Now that I ( finally! ) have my rating over 2000 I'm planning on playing in the open sections of major tournaments. I want to work on my openings enough that I will not end up in a passive or worse position out of the opening vs titled (FM, IM, GM ) opposition. Opening play has presented a particular challenge for me. I have difficulty rote memorizing lines. I need to get better at doing this if I'm ever to get to a master rating.

I'm going to make a concerted effort to use the opening study features of Chess Assistant to get better at it. The first challenge is to figure out how to use this feature! I've tried it a few times now and Chess Assistant already considers me something of an expert in the Pirc-Robatsch. That is not even remotely true yet. It seems the software is a bit lacking in some respects and yet this is a definite improvement to how I've been trying to learn openings thus far. I will post again on this topic in 6 months. Hopefully I will have positive feedback on this then.

Tactical play has been an especial weakness of mine. This is not to say I don't see tactics. I've actually pulled off some nice combinations in tournament games just in the last 12 months. This is more about being a level more proficient than I am now.
Focus on combinations I miss. I will work towards keeping track of the exercises I have trouble with in the numerous tactics study resources I have. I hope to build a tactics puzzle set specifically tailored to rooting out my tactical weak spots.

My minor piece endgame play needs a bit of polishing. ( My minor piece endgame play is probably a rating class lower than my general endgame ability as demonstrated quite clearly in my ICC games. Time to change that. )
Study Capablanca's Best Chess Endings ( Irving Chernev ) related to this topic and perhaps try some positions vs a computer. My goal there is just to be able to hold the position. The computer is likely much stiffer competition than any of Capablanca's opponents.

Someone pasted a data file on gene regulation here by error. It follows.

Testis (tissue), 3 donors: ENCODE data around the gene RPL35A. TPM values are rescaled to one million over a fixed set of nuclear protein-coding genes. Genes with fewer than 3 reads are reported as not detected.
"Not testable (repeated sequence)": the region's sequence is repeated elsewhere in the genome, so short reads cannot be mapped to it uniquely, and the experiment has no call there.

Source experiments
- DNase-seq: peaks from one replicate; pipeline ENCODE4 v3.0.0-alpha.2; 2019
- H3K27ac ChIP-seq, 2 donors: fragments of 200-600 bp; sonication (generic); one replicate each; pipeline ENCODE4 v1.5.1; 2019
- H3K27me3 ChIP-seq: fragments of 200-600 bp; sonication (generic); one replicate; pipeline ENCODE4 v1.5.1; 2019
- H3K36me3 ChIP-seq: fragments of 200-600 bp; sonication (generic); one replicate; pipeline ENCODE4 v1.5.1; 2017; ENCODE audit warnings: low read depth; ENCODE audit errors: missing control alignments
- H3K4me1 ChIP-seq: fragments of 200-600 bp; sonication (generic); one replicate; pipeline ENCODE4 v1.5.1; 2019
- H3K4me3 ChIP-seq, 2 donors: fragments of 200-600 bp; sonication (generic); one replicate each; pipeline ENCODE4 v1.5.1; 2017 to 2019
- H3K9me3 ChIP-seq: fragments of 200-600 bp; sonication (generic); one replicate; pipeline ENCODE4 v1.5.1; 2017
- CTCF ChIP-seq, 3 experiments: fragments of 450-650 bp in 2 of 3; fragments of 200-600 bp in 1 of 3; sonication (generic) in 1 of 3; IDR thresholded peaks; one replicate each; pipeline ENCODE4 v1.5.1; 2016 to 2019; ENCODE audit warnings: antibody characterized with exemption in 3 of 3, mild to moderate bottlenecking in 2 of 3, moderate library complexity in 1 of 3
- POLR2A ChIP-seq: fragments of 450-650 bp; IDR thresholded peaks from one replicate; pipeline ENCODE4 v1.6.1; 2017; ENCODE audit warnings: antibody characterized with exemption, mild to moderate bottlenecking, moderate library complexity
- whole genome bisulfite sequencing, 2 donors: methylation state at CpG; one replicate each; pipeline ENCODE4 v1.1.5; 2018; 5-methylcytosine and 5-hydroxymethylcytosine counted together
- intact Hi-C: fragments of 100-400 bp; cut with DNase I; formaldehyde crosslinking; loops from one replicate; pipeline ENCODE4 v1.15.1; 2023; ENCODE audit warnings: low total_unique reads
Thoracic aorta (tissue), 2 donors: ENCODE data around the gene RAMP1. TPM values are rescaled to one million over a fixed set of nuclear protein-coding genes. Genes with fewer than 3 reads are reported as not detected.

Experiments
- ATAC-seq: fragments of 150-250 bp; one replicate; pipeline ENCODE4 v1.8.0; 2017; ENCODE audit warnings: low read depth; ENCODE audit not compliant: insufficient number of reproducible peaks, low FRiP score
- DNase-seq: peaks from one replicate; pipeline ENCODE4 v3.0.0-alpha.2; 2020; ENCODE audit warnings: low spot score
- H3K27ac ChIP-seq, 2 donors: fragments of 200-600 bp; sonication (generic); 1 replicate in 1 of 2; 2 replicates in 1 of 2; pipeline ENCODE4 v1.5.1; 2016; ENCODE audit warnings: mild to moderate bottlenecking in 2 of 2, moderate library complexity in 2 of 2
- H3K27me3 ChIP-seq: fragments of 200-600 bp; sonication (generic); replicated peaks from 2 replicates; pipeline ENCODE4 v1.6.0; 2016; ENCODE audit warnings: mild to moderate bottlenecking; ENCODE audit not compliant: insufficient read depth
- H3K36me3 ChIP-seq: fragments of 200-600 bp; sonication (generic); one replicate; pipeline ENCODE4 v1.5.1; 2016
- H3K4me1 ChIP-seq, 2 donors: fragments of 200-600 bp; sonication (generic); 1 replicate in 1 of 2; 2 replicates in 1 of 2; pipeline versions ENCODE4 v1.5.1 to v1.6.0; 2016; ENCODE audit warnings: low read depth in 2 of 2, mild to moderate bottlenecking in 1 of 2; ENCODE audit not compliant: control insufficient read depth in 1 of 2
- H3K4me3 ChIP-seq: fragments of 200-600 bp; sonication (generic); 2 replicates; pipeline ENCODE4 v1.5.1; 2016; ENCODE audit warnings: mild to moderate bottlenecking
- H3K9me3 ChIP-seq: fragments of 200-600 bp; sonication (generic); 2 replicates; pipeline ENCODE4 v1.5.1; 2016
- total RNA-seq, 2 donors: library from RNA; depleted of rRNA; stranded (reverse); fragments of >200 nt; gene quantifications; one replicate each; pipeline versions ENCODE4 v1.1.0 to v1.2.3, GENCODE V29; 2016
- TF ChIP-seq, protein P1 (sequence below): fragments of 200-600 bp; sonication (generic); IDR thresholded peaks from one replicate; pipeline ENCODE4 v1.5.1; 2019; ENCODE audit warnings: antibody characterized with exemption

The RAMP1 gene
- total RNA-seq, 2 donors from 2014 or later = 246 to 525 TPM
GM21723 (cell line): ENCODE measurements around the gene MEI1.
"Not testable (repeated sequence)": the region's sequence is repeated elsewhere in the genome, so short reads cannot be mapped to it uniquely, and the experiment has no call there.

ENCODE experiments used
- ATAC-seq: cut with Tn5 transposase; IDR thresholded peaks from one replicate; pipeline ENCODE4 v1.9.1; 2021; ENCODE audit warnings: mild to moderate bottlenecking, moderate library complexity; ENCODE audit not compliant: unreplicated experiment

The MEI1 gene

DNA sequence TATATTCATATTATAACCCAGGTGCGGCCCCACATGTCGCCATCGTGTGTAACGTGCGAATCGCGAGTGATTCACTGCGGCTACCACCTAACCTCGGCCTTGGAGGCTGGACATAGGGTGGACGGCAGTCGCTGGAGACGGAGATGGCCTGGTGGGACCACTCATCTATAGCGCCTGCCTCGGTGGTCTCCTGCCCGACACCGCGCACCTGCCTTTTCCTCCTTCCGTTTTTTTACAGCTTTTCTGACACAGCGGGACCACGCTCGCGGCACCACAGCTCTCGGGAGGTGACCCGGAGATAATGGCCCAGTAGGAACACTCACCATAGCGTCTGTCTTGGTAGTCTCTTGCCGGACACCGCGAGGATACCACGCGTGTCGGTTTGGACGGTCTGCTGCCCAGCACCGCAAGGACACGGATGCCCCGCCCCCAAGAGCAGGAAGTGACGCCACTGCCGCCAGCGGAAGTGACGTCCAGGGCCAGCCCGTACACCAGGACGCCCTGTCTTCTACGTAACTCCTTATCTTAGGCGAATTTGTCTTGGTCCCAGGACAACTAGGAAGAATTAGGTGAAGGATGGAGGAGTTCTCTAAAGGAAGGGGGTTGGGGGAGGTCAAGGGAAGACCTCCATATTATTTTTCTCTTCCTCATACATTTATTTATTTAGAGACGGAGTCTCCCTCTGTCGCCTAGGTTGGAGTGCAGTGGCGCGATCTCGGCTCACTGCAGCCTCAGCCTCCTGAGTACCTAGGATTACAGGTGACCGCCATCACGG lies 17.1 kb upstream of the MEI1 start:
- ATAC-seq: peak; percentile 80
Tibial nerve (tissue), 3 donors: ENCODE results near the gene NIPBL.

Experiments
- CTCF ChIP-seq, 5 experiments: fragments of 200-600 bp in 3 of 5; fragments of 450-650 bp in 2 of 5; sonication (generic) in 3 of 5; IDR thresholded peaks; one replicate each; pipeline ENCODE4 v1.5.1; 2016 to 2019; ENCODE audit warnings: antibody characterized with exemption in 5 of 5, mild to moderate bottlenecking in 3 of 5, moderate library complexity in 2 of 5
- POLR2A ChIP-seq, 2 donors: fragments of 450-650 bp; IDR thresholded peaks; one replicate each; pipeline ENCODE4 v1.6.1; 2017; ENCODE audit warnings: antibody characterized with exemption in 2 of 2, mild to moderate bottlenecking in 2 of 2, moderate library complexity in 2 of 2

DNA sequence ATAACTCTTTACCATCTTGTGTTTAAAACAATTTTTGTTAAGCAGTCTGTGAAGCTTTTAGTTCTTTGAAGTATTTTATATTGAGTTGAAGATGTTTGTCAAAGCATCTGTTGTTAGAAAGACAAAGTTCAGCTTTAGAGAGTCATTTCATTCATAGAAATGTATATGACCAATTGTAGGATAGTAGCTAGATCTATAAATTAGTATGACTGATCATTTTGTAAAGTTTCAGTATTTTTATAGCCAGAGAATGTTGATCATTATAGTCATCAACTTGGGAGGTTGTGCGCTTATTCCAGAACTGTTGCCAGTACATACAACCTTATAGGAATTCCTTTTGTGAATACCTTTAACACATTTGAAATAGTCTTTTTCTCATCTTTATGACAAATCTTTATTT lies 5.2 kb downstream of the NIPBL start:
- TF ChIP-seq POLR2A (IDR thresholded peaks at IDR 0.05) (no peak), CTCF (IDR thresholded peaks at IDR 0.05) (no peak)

I probably need more discipline in my study than I have previously exhibited. To this end I plan to devise a study schedule. I've heard good things about this approach from a friend of mine that got good results from doing this. He is now probably a solid 2300 player although his rating is conveniently lower by a hundred points or so.
Build a study chart and ensure consistent rotation of study topics. I am lucky I have time during my commute to work on some tactical puzzles. That's about 10 hours+ per week I have potentially to study tactics. Unfortunately commute time is not the best time for other types of study. I will try my best to get other types of chess study incorporated into my travel time. Besides that 10 hours of travel, I probably have another 10 hours per week for study + play. I tend to waste a lot of that time on ICC. I will cut back a bit on play and dedicate more time to working on openings etc.

I think I can measure my progress by playing in tournaments. I will play in a few single day events between now and mid-summer. I hope to play in atleast 2 full weekend events during the second half of the year.

Wednesday, January 9, 2013

Cheating Scandal at the Zadar Open

KingsCrusher video analysis
From my experience at tournaments I conclude that a large swath of 1700-1900 players take computer moves on every move during the opening and then atleast look at the analysis score of a computer thereafter. There are honest players out there and I want to find you all. I want to organize tournaments just for you. No prize money. Just chess and fun with like minded friends.
I'm concerned for the future of chess and what it means to be a chess player. I refuse to let chess player be synonymous with cheater.

My plan is to get my tournament director certification and then find a convenient hall to rent out to run a tournament at. I will cover the cost of the hall rental myself. Entry fee is just the rating fee and any donation to defray cost of the hall rental. $5 per player would be greatly appreciated but not required. I would hope I can find 20 or 30 players who are interested enough and care about an honest game and commit to playing an honest game to make this feasible. No cash prizes but perhaps some small gifts to the winners.
Players will be required to discuss their games and their ideas behind moves played. I think this type of post mortem is a great way to improve, builds camaraderie and decreases the likelihood of engine use. I hope to introduce an arbitration scheme which all players would agree to in the event cheating is suspected.